‘Haṭha’ yoga is the branch of yoga that currently enjoys widespread popularity all over the world and is characterised by an emphasis on physical postures (asanas) and breathing exercises (pranayama.)
Hatha Yoga means means ‘harnessing of force’ and it incorporates a wide array of physical practices such as ‘Shatkarma’ (cleansing techniques), ‘Asana’ (postures), and ‘Pranayama’ (control of the breath and vital energy.)
Hatha Yoga originated in Tantra and asceticism and is at least a thousand years old. Early Hatha yogis such as Matsyendra and Goraknath developed a system focusing on practices that utilize the body as a tool and vehicle for self-realisation. The ultimate goal of Hatha yoga is the awakening and ascension of spiritual energy called Kundalini shakti.
Hatha Yoga exeter
There are a number of traditional texts on Hatha yoga, but the most significant and influencial is the Hatha Yoga Pradpika by Svatmarama (approx 1350.) Other key texts include the Shiva Samhita and Gheranda Samhita.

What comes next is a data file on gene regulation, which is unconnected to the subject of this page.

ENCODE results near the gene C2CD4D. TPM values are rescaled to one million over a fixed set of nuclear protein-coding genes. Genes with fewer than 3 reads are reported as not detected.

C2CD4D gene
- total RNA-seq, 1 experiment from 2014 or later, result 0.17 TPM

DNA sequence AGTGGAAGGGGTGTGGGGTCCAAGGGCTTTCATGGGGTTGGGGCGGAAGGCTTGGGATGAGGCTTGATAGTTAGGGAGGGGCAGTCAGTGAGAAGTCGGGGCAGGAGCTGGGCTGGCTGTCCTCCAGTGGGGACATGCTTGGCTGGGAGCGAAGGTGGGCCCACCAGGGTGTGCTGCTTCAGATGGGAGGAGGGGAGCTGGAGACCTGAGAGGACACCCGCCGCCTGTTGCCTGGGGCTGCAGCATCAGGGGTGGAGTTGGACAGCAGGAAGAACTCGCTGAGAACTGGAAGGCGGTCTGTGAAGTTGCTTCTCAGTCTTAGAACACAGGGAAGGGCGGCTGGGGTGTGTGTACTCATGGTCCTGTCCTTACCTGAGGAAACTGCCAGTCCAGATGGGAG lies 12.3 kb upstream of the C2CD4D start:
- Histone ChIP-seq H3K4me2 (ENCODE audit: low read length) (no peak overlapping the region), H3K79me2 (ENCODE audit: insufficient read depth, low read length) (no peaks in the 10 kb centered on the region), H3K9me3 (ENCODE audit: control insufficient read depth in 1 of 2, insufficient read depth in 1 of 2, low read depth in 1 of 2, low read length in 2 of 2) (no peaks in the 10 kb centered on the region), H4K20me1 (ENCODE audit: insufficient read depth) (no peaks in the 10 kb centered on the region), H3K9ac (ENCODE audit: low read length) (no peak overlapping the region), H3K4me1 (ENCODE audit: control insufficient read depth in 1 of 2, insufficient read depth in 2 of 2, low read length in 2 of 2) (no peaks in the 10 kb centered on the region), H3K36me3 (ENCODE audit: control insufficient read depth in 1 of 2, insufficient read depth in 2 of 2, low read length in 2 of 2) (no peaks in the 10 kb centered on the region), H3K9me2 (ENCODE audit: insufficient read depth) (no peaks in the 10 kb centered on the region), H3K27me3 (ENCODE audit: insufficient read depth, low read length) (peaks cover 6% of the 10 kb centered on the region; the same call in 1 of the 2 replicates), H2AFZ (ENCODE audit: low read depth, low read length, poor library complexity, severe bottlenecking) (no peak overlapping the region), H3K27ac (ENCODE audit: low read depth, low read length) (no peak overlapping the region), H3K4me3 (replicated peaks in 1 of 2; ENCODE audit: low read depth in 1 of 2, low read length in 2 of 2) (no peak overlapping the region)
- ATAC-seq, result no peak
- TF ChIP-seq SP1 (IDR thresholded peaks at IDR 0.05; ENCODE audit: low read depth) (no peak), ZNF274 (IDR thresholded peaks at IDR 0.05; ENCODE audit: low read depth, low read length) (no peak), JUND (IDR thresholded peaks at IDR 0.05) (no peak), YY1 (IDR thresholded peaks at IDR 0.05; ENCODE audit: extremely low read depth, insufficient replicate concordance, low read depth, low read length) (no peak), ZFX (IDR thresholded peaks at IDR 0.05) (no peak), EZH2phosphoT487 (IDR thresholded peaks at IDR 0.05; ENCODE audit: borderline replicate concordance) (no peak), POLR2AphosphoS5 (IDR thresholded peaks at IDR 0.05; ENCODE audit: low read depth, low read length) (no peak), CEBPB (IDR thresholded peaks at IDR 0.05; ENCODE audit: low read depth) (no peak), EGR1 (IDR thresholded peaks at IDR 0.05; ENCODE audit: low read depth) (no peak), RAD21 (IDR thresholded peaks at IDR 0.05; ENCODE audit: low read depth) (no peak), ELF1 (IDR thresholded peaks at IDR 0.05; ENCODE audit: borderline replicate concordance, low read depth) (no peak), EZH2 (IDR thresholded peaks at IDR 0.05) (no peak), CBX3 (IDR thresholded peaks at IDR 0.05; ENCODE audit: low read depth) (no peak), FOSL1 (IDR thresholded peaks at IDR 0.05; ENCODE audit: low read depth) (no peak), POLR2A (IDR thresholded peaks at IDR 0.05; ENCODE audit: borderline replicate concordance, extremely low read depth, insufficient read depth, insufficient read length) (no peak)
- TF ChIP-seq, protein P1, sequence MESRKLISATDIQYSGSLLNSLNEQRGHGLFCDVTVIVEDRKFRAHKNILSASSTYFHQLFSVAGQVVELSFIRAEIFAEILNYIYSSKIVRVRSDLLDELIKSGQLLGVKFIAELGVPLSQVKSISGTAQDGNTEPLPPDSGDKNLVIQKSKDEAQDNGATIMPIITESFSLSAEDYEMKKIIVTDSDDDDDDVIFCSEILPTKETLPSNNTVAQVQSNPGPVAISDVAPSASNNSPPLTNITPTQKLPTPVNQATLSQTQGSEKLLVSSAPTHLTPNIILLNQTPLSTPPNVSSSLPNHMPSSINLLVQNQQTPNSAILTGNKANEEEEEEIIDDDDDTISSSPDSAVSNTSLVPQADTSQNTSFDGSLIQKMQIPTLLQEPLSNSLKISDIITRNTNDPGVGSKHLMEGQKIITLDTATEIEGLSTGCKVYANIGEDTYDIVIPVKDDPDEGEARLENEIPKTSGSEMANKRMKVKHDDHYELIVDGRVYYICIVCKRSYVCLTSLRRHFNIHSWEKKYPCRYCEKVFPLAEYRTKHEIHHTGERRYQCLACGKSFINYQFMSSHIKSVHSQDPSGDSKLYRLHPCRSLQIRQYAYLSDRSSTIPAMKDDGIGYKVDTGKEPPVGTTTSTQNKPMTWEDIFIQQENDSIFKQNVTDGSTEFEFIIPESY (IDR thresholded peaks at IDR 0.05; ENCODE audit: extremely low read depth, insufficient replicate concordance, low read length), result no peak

Within Hatha yoga today there are lots of different schools, traditions and styles: such as Ashtanga, Sivananda, Vinyasa and Anusara. Although these are all slightly different approaches that may incorporate techniques from other yoga paths, they are all essentially Hatha Yoga.
‘Ha’ symbolises Sun and represents the physical body.
‘Tha’ symbolises Moon and represents the subtle mind.
Therefore, Hatha Yoga can be translated as:
‘The Union of the Body with the Mind.’
When mind and body are in harmony we are able to experience a greater sense of peace, clarity and good health. From this platform we are able to work towards ultimate liberation. The goal of Hatha Yoga, as with all paths of yoga is self-realisation and freedom from suffering.
What to expect in a Hatha Yoga class:
A Hatha yoga class will typically involve some breathing practices, some stretching, and holding of asanas (postures.) There will usually be a relaxation at the end. Although there are many styles of Hatha Yoga to choose from, often a class is simply described as being “Hatha Yoga.’ This usually indicates a more traditional approach in which postures may be held for a bit longer but the pace and approach is a little bit more gentle than some of the modern styles.